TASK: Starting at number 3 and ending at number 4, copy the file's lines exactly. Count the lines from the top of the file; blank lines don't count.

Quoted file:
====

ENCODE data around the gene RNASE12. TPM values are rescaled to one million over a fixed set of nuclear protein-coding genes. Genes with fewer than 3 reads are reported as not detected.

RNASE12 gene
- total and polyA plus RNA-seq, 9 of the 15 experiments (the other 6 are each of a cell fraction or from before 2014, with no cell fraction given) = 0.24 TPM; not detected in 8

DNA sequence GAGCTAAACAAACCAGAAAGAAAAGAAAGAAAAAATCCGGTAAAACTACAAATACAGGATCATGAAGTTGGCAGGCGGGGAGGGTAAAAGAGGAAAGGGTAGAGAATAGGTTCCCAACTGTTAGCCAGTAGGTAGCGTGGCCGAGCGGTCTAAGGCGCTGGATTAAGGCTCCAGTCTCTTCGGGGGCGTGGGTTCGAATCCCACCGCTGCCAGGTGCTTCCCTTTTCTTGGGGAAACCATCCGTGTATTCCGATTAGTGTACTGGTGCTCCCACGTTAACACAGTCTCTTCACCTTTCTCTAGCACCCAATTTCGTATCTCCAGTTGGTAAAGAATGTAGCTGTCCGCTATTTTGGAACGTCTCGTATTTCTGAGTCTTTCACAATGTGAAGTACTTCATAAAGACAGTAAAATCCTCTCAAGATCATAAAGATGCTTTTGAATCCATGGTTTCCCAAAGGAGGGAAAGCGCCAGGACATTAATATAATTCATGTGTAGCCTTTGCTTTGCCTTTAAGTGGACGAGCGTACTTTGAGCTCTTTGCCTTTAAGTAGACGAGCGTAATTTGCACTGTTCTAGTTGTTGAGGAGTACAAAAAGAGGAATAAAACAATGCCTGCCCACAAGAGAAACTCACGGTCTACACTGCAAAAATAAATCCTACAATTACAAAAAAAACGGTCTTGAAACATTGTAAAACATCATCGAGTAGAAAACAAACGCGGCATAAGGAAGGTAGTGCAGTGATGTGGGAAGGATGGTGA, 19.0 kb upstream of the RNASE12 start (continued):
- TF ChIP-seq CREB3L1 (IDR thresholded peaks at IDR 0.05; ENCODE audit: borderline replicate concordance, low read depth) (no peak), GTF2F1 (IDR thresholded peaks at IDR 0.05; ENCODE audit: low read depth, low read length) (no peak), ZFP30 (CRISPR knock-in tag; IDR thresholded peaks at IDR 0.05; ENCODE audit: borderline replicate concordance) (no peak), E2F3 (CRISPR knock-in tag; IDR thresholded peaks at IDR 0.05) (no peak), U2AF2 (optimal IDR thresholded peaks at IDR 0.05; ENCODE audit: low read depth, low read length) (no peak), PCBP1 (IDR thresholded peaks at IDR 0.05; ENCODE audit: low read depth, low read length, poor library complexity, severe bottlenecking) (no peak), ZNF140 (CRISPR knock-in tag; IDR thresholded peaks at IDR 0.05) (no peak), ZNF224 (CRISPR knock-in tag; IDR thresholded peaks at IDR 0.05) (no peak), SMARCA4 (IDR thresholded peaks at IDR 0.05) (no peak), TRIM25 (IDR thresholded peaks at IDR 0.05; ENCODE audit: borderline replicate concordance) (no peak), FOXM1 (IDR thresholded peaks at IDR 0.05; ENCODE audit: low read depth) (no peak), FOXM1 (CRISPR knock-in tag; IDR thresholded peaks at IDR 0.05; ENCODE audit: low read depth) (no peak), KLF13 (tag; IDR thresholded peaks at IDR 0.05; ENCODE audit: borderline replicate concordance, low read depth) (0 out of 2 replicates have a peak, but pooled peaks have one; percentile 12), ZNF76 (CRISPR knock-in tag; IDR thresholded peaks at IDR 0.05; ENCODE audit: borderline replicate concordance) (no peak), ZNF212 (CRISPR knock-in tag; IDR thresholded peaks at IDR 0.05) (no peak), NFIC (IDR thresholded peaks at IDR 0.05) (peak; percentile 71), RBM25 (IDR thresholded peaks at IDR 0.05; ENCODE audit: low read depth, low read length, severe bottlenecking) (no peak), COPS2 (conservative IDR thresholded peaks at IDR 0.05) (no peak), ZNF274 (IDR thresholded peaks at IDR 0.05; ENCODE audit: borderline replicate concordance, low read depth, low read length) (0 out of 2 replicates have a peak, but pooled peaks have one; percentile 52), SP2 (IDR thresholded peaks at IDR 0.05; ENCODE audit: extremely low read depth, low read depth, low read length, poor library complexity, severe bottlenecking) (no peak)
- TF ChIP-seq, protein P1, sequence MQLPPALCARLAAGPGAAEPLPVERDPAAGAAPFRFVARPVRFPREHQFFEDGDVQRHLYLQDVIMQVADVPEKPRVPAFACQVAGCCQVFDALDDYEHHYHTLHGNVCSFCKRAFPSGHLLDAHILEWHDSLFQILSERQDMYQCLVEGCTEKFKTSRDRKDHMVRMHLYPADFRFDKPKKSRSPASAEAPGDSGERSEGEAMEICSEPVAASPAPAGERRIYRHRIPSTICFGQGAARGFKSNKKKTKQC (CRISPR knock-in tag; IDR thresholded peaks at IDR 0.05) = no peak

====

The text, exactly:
- total and polyA plus RNA-seq, 9 of the 15 experiments (the other 6 are each of a cell fraction or from before 2014, with no cell fraction given) = 0.24 TPM; not detected in 8

DNA sequence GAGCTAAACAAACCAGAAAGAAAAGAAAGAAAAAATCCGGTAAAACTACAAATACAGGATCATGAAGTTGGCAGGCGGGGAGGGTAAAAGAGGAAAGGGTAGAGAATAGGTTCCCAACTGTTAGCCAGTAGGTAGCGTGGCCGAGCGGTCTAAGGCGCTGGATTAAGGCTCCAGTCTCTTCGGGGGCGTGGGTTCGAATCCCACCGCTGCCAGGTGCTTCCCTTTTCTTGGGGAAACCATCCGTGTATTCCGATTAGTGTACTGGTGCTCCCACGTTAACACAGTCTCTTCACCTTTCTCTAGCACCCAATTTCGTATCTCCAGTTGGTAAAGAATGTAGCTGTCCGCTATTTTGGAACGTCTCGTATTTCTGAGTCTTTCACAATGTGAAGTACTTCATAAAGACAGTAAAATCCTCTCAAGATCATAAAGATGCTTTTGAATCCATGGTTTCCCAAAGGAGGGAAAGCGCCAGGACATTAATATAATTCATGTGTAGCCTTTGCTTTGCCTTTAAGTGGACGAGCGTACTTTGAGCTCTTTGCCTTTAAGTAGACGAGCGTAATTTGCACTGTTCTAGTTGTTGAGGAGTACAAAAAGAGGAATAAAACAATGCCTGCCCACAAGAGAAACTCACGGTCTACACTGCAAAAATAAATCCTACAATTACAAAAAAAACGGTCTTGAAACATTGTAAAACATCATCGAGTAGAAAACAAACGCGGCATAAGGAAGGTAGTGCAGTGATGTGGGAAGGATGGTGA, 19.0 kb upstream of the RNASE12 start (continued):